There was one story in particular, which I emphasized by giving it some new and dramatic coloring each time it was told. It was designed to plant in his mind the thought that his affliction was not a liability, but an asset of great value. Despite the fact that all the philosophy I had examined clearly indicated that EVERY ADVERSITY BRINGS WITH IT THE SEED OF AN EQUIVALENT ADVANTAGE, I must confess that I had not the slightest idea how this affliction could ever become an asset. However, I continued my practice of wrapping that philosophy in bedtime stories, hoping the time would come when he would find some plan by which his handicap could be made to serve some useful purpose.
Reason told me plainly, that there was no adequate compensation for the lack of ears and natural hearing equipment.
DESIRE backed by FAITH, pushed reason aside, and inspired me to carry on.
As I analyze the experience in retrospect, I can see now, that my son’s faith in me had much to do with the astounding results.
He did not question anything I told him. I sold him the idea that he had a distinct advantage over his older brother, and that this advantage would reflect itself in many ways. For example, the teachers in school would observe that he had no ears, and, because of this, they would show him special attention and treat him with extraordinary kindness. They always did. His mother saw to that, by visiting the teachers and arranging with them to give the child the extra attention necessary. I sold him the idea, too, that when he became old enough to sell newspapers, (his older brother had already become a newspaper merchant), he would have a big advantage over his brother, for the reason that people would pay him extra money for his wares, because they could see that he was a bright, industrious boy, despite the fact he had no ears.
We could notice that, gradually, the child’s hearing was improving. Moreover, he had not the slightest tendency to be self-conscious, because of his affliction. When he was about seven, he showed the first evidence that our method of servicing his mind was bearing fruit. For several months he begged for the privilege of selling newspapers, but his mother would not give her consent. She was afraid that his deafness made it unsafe for him to go on the street alone.
Finally, he took matters in his own hands. One afternoon, when he was left at home with the servants, he climbed through the kitchen window, shinnied to the ground, and set out on his own. He borrowed six cents in capital from the neighborhood shoemaker, invested it in papers, sold out, reinvested, and kept repeating until late in the evening. After balancing his accounts, and paying back the six cents he had borrowed from his banker, he had a net profit of forty-two cents. When we got home that night, we found him in bed asleep, with the money tightly clenched in his hand.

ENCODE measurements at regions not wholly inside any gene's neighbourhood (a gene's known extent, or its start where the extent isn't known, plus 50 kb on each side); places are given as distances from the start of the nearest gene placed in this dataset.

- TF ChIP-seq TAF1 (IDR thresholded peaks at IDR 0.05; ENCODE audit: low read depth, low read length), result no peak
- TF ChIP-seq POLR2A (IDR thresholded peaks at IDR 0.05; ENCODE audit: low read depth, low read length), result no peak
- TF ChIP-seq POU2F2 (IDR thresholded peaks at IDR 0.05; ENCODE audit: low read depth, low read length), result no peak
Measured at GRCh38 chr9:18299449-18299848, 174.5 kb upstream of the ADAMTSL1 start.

His mother opened his hand, removed the coins, and cried. Of all things! Crying over her son’s first victory seemed so inappropriate. My reaction was the reverse. I laughed heartily, for I knew that my endeavor to plant in the child’s mind an attitude of faith in himself had been successful.
His mother saw, in his first business venture, a little deaf boy who had gone out in the streets and risked his life to earn money. I saw a brave, ambitious, selfreliant little business man whose stock in himself had been increased a hundred percent, because he had gone into business on his own initiative, and had won. The transaction pleased me, because I knew that he had given evidence of a trait of resourcefulness that would go with him all through life.
Later events proved this to be true. When his older brother wanted something, he would lie down on the floor, kick his feet in the air, cry for it-and get it. When the “little deaf boy” wanted something, he would plan a way to earn the money, then buy it for himself. He still follows that plan!
Truly, my own son has taught me that handicaps can be converted into stepping stones on which one may climb toward some worthy goal, unless they are accepted as obstacles, and used as alibis.
The little deaf boy went through the grades, high school, and college without being able to hear his teachers, excepting when they shouted loudly, at close range. He did not go to a school for the deaf. WE WOULD NOT PERMIT HIM TO LEARN THE SIGN LANGUAGE. We were determined that he should live a normal life, and associate with normal children, and we stood by that decision, although it cost us many heated debates with school officials.
While he was in high school, he tried an electrical hearing aid, but it was of no value to him; due, we believed, to a condition that was disclosed when the child was six, by Dr. J. Gordon Wilson, of Chicago, when he operated on one side of the boy’s head, and discovered that there was no sign of natural hearing equipment. During his last week in college, (eighteen years after the operation), something happened which marked the most important turning-point of his life.